NAPLES – Tears welled up in Lydia Ko’s eyes on the 18th Green Sunday as she wrapped up a monumental comeback season. Moments later, she wrapped her arms around a tall, slim man in black and khaki who was wiping tears. This was the first time Jun Chung saw his bride-to-be personally win. Most of their golf together is casual, with dinner on the line or a fun challenge.
Chung, son of Ted Chung, Vice Chairman and CEO, Hyundai Card, Hyundai Commercial, works in Hyundai’s finance division and is based in San Francisco. Because of the pandemic, they were pen pals for six months before they first met. Shortly thereafter, Ko broke a three-year victory drought in Hawaii. Friends called him their lucky charm. However, his presence in her life brought much more than happiness.
Ko’s older sister and manager Sura said she saw a significant difference in Lydia after Jun came into her life.
“Since she met him,” Sura said, “she finds her own peace.”
That peace led to a true comeback season, with Ko winning for a third time on the LPGA in 2022 at the CME Group Tour Championship, earning her second Rolex LPGA Player of the Year Award and second Vare Trophy for lowest point average.
And after a record $2 million payday at the CME Group Tour Championship, she also takes the LPGA money title with $4,364,404. That’s $591 less than Lorena Ochoa’s all-time record in a single season.
“He puts a smile on my face,” said Ko, now a 19-time LPGA winner. The couple will marry in Seoul on December 30.
Ko came into the final round tied with Leona Maguire and Leona Maguire, five shots clear of the field. Maguire took the lead early when Ko bogeyed the first hole on a blustery, overcast day at Tiburon Golf Club.
By the time they made the turn, the standings had flipped and Ko was in the lead in one fell swoop. After both made shocking bogeys on the par-5 14 and each found the hazard, other players popped into the conversation. When Anna Nordqvist scored a 67 in the final round to reach under the clubhouse at 14, Ko threw up the gas and birdied in 16th and 17th place to remove two from the field. She graduated at 70 and finished under at 17.
“Lydia is class,” Maguire said. “She always is. She was really stable, really solid. She obviously putts phenomenally so she grabbed every chance and you have to do that.”
Lydia Ko poses for a photo with the Vare Trophy, Rolex Player of the Year trophy and CME Globe trophy after winning the CME Group Tour Championship at Tiburon Golf Club on November 20, 2022 in Naples, Florida. (Photo by Michael Reaves/Getty Images)
Chung played tennis in high school and took up golf during the pandemic. He admits he had followed Google Ko’s career in those early stages of their relationship. They love to play golf together. He carries his bag; She uses a wheelbarrow. They play Lake Nona in Orlando, Florida, where Ko has a home, and in California.
“I try to make it fun for her,” Chung said with a smile.
Ko’s instructor Ted Oh said what’s most impressive about the former phenom is her relentless work ethic. They’ll have full-day workouts together in San Francisco, and then Ko will hit the gym at night.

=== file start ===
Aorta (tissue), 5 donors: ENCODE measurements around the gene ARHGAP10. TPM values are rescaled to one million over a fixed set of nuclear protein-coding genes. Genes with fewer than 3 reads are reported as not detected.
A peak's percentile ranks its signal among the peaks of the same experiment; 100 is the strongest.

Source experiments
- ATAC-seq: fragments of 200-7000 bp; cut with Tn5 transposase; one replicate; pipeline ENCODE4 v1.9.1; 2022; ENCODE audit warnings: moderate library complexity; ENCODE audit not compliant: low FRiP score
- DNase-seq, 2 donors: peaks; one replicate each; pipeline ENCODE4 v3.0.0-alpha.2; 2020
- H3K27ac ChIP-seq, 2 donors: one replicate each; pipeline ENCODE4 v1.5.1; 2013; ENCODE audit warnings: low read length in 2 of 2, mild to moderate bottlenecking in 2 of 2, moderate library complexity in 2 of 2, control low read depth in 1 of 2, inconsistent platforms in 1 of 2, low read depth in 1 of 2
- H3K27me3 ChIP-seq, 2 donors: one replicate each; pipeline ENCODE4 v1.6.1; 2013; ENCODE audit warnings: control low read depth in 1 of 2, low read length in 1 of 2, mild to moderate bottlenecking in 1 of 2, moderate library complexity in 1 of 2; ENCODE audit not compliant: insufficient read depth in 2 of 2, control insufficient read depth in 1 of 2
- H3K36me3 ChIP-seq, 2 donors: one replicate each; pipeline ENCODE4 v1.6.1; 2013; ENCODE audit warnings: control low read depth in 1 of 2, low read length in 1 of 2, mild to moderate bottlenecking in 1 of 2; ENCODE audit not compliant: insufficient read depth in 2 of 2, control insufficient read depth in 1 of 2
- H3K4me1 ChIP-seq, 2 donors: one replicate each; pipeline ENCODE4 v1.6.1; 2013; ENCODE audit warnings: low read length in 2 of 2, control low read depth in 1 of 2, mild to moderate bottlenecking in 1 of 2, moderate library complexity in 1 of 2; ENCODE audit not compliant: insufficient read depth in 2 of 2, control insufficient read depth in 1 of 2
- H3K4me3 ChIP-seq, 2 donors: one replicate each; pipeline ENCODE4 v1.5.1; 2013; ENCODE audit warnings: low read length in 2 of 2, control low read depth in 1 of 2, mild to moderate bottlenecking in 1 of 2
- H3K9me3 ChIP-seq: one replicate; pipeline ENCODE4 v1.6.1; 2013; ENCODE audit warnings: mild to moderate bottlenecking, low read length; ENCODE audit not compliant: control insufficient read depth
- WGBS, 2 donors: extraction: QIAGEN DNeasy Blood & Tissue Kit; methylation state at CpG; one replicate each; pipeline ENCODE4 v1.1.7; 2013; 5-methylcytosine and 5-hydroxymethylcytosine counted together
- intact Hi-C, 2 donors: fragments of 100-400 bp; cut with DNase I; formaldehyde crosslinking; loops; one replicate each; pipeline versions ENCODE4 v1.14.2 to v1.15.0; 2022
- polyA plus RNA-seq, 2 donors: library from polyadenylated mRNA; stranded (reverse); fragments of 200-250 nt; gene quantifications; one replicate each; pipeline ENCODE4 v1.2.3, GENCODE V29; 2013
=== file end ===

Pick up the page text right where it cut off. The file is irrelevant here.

“People just don’t know what she’s doing behind the scenes,” Oh said. “It’s crazy.”
Chung, who flew to Naples on Saturday, agrees.
“Sometimes it’s really annoying because you feel so bad,” he said, laughing. “She just doesn’t want to sit down and take a breather, but it’s really inspiring to watch.”
From Ko’s point of view, the balance in her life has never been better. For a while, she said, her identity felt so connected to her score. Chung has given her a new perspective on golf and life, knowing that her performance doesn’t affect how Chung perceives her. Although she really wanted to win this one with him by her side.
“After meeting him,” Ko said, “I actually wanted to work harder during the times that I was working. And then enjoy the break. And I think I’ve probably had a few more breaks than I did two, three years ago, but I think that just helped me be more focused and focus more on my work.”
After Ko won the BMW Ladies Championship in South Korea last month, she broke down screaming on the phone with Chung and wanted nothing more than to celebrate this special moment with him. She has always dreamed of winning on South Korean soil.
“I think he motivates and inspires me to be a better person and a better player,” she said.
Lydia Ko poses for a photo with her family and the Vare Trophy, Rolex Player of the Year trophy and CME Globe trophy after winning the CME Group Tour Championship at Tiburon Golf Club on November 20, 2022 in Naples, Florida. (Photo by Michael Reaves/Getty Images)
With Sunday’s triumphs, Ko, 25, moves within two points of the 27 needed to qualify for the LPGA Hall of Fame. The youngest player to qualify for the hall is Inbee Park, who was 27 in 2016.
Ko said earlier this week that she wouldn’t be hanging around chasing a Hall of Fame spot if she knew it was time to leave the game. From the moment she turned pro, Ko has said she won’t live past 30. Sura believes if her sister gets 27 points, she could start closing them soon.
However, attending the Paris 2024 Olympics is high on the list of priorities. Should she win two more points ahead of Paris, Sura said her sister would be pushing to compete in one of the final Olympics.
“She wants to do so many things after golf,” Sura said. “She said she wanted to be an interior designer someday. I think you’re not from art.”
The first thing Oh noticed when he started working with Ko earlier this season was how much more relaxed she seemed. Chung is a friendly, easy-going guy who’s quick to laugh and keeps a low profile. Sura said that they often mirror each other.
“Not much will change next year,” said Chung, standing off the cameras at the back of the 18th green. “She will keep playing. I don’t want to get involved in that. I want her to give whatever she has for the rest of the time.”